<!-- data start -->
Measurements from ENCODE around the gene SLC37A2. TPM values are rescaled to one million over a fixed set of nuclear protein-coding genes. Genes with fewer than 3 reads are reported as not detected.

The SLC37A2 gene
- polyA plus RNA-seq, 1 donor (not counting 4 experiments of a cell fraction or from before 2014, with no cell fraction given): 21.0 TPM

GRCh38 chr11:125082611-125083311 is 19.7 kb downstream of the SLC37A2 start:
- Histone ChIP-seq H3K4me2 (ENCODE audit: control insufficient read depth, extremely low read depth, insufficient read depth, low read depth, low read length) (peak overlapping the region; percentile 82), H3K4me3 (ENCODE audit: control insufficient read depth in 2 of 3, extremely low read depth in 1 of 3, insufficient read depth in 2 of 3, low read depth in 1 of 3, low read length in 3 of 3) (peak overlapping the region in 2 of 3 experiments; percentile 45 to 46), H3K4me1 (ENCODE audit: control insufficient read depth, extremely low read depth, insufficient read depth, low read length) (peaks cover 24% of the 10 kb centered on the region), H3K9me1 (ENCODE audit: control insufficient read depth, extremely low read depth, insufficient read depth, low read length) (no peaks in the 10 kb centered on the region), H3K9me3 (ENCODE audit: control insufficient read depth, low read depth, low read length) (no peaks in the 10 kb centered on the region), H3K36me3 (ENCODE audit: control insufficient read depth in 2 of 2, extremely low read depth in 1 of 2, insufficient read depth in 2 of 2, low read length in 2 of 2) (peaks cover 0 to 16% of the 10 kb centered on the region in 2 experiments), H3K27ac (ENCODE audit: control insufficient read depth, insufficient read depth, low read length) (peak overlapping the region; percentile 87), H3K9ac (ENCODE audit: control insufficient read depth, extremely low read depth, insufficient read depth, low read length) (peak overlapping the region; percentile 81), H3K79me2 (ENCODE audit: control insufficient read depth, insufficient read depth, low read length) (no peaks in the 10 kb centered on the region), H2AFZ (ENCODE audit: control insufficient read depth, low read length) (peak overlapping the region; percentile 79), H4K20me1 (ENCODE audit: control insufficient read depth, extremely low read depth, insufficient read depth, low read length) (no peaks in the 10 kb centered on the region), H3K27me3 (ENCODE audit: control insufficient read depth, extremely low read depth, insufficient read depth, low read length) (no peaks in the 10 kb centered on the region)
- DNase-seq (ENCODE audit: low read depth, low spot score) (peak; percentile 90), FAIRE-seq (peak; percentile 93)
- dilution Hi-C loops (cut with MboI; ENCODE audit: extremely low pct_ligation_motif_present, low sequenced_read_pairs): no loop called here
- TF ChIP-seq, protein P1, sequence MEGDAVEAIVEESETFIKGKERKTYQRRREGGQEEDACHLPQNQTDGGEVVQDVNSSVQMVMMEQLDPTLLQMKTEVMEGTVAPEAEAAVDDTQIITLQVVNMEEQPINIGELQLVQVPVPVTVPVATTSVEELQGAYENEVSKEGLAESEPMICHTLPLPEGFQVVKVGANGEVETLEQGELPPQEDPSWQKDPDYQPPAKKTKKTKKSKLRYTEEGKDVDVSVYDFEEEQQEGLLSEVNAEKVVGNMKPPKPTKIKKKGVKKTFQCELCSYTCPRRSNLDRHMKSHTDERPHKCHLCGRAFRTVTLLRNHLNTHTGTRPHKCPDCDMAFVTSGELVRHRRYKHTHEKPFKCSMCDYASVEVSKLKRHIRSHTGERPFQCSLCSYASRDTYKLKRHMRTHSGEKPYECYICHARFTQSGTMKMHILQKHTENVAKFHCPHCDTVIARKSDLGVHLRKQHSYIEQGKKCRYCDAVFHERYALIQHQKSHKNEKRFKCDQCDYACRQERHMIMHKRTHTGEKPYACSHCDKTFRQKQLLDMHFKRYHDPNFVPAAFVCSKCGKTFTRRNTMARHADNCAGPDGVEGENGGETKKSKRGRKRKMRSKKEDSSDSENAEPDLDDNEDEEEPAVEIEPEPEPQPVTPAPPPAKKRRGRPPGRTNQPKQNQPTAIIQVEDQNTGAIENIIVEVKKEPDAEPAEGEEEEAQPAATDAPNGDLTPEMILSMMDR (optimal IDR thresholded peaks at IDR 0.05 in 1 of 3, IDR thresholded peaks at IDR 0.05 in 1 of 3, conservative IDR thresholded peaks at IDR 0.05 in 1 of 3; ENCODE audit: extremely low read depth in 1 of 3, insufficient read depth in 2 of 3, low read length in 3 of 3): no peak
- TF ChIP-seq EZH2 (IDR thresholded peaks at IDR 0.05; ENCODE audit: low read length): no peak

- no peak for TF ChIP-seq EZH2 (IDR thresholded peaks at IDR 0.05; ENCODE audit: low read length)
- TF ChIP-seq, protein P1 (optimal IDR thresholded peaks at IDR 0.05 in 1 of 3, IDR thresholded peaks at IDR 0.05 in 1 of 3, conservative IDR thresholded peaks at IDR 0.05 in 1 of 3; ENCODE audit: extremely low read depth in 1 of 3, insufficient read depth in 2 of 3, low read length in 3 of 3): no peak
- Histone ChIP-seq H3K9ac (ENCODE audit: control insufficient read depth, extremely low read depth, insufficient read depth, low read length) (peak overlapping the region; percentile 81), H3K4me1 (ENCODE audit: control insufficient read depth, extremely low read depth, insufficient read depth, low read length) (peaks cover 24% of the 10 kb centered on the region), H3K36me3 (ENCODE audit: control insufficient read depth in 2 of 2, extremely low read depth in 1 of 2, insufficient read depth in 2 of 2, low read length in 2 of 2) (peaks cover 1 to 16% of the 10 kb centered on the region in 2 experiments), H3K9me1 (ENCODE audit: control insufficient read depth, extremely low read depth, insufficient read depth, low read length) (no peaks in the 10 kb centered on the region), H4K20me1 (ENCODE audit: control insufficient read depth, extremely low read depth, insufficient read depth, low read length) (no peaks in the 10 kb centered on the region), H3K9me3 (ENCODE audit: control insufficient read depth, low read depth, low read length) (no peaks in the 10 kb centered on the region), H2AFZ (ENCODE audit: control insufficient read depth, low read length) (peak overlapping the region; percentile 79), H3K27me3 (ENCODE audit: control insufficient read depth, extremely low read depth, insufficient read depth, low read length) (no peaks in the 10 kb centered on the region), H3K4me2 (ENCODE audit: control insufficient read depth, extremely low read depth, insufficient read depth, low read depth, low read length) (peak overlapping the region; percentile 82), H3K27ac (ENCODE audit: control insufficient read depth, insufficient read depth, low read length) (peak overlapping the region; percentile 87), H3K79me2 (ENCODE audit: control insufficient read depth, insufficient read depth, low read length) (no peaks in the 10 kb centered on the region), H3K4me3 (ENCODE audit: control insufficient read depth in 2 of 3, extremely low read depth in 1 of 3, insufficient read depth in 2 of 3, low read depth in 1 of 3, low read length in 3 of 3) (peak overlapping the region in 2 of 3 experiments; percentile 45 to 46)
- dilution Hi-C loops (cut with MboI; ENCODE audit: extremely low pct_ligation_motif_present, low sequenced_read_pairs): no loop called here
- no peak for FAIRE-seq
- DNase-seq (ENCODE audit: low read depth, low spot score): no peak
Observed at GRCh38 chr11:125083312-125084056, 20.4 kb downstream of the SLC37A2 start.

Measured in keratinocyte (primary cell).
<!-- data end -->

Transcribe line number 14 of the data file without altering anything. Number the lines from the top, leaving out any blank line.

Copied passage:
- no peak for FAIRE-seq